Diablo III serves as a similar example of a loot system made less appealing by players tipping the RNG too far into their favour. When the divisive Auction House - where players could trade and sell items - was a part of the game, it became the most efficient way to guarantee the acquisition of weapons and gear.
Ironically, this undermined the allure of Diablo III's loot system, which is exactly why Blizzard removed it from the game.
While the random nature of loot systems can make them more appealing, there's a fine line between satisfying and "unfair." Striking this balance is key to player retention: if quality loot is too easy to come by, then it becomes meaningless and unexciting; if it's too hard to acquire, frustration replaces tension and eventually the player quits.
Up next: More on Blizzard's approach to loot...
World Of Learning
Player feedback helps to shape the pursuit of loot in games such as World of Warcraft. It's not just about paying close attention to what's being said in forums, either, as telemetry data helps to fill the gap between what players assume to be the best solutions and what is statistically happening.
"I think one of the challenges when you're working on player feedback is trying to read between the lines and understand what's actually going to make the best experience," says Ion Hazzikostas, lead game designer on World of Warcraft. "In terms of loot, it's a case of players not understanding why the mechanic has such a strong appeal.
"A lot of the time the player feedback on EverQuest was, 'I should always just get what I want. This randomness is annoying: I should just go in, get all the items that I want and then be done.' It turns out, funnily, that that is like activating a cheat code in a game: suddenly you have all the items, you're levelled-up to max, you're invincible, and the game very quickly loses allure.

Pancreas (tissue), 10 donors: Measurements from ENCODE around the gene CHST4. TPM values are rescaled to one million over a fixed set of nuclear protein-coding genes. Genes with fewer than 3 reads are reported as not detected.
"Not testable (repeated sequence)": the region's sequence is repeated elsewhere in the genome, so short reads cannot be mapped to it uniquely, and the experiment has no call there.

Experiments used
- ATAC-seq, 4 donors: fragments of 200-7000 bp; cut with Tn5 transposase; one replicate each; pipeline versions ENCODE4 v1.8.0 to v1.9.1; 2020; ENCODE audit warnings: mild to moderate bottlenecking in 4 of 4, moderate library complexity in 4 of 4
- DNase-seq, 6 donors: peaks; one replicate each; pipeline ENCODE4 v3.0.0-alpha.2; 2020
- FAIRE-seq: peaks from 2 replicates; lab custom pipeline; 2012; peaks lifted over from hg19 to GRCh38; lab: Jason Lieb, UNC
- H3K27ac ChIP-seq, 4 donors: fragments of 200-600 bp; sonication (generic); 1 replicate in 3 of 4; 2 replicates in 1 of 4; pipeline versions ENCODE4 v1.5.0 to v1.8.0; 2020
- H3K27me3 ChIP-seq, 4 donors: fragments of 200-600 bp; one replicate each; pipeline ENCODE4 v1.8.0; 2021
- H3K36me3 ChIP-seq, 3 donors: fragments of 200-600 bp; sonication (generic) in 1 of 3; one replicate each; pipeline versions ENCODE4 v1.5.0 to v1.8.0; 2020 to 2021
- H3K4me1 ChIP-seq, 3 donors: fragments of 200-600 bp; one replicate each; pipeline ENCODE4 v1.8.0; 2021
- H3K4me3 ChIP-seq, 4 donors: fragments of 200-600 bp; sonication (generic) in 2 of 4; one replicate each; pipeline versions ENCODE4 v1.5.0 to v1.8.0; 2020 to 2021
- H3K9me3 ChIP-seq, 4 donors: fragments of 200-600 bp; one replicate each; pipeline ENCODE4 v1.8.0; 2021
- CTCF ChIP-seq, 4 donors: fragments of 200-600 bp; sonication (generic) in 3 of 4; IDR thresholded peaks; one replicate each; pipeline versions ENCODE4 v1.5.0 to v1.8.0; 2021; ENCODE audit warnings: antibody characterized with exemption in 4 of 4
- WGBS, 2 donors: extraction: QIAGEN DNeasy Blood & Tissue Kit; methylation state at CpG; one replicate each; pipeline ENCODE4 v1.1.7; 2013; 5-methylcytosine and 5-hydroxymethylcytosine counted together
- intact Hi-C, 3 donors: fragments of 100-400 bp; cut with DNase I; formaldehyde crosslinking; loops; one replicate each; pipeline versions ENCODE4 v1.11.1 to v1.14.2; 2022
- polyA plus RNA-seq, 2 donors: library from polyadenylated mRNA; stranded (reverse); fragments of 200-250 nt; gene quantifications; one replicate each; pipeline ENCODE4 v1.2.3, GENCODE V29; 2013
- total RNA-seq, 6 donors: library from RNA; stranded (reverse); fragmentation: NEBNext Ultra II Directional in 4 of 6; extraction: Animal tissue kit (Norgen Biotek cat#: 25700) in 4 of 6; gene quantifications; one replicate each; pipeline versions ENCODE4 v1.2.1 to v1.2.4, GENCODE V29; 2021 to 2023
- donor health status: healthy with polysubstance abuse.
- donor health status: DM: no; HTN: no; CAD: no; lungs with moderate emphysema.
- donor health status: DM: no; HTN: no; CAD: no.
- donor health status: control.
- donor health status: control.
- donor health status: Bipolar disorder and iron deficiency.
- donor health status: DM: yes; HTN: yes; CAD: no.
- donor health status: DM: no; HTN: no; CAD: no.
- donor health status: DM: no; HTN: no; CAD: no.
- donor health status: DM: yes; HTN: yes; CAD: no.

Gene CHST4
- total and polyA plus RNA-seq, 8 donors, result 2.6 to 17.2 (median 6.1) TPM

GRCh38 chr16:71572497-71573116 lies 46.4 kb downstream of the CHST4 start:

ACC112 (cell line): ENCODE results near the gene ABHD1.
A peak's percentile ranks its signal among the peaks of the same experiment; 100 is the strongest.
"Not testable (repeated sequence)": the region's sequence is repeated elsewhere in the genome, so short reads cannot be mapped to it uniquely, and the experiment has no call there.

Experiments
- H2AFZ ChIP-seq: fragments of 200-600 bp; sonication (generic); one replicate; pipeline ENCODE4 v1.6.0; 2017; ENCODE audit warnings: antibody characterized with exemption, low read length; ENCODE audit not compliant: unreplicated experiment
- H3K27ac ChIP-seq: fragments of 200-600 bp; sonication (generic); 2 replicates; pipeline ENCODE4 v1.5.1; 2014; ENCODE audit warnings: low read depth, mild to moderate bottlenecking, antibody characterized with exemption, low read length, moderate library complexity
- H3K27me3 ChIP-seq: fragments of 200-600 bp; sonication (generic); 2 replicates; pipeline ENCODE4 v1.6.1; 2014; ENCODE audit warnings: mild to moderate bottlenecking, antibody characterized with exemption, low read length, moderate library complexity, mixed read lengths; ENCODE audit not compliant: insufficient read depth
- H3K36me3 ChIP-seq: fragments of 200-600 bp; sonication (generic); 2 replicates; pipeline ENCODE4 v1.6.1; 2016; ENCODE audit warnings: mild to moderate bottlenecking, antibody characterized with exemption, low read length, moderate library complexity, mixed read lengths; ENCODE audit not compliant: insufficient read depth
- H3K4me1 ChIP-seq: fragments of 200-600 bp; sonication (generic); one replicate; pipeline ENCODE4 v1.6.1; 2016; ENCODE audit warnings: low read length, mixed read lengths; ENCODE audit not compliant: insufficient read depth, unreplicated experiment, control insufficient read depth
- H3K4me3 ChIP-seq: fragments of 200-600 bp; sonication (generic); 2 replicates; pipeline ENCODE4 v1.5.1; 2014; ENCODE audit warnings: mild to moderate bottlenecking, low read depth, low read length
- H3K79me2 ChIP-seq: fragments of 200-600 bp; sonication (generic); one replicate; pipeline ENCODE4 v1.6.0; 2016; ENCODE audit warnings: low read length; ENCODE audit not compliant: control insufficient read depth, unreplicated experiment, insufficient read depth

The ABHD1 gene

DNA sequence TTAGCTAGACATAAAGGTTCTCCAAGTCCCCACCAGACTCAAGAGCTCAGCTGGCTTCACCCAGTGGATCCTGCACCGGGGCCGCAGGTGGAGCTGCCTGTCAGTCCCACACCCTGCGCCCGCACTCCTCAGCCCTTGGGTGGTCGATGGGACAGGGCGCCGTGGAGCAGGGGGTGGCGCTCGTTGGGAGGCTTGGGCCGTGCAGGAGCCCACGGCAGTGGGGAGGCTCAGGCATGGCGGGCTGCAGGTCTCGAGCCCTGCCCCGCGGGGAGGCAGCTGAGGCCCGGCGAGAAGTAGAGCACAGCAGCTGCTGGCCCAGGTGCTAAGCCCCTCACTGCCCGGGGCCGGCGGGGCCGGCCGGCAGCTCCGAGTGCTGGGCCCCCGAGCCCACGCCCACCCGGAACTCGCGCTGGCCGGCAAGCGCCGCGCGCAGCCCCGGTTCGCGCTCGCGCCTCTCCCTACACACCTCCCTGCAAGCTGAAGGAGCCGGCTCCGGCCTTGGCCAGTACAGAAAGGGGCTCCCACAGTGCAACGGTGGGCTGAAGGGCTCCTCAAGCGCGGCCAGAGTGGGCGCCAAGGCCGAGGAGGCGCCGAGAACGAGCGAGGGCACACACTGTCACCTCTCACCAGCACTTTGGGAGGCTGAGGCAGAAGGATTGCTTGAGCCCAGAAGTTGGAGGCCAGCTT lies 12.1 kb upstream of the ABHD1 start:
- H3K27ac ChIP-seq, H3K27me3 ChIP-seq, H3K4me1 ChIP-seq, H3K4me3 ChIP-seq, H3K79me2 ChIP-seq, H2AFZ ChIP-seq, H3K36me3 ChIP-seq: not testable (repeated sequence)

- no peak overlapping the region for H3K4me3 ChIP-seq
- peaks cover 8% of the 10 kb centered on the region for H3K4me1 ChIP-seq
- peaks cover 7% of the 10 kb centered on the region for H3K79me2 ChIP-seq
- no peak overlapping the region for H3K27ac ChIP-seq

"We're trying to strike a happy medium [in WoW], making sure that people feel fulfilled and have something to look forward to. But we're not giving it all away in a way that's going to cheapen accomplishment."
In short, our rational self tells us we want something done in the most efficient way - like with the Auction House or loot cave - but the strongest appeal of loot as a mechanic is found in its randomised nature, which speaks to the less-rational, dopamine-influenced parts of our brains (see boxout).
The Diablo III Auction House turned out to be one misstep in the path to where loot is currently at in Diablo III. Game director Josh Mosqueira admits that loot is one of the driving factors that keep people playing. "The realisation is loot-based games tend to have people coming back for more. They're like, 'Oh, I got a reward,'" he says.
"Where we [Blizzard] get it wrong is we try to tune those rewards for the really hardcore players who have [played] 300 hours. If they're already spending that kind of time in your game, they're not the players that need that hit of getting a reward. What needs to happen with loot is we need to reverse that curve and have more loot drop at the beginning, and then players will think it's awesome."
|Tapping Into Primal Urges|
Believe it or not, randomised loot is particularly enticing because it ties into the survivalist mentality of our ancient ancestors. Jamie Madigan, operator of the Psychology of Games website, uses the example of a primitive “adaptive feature”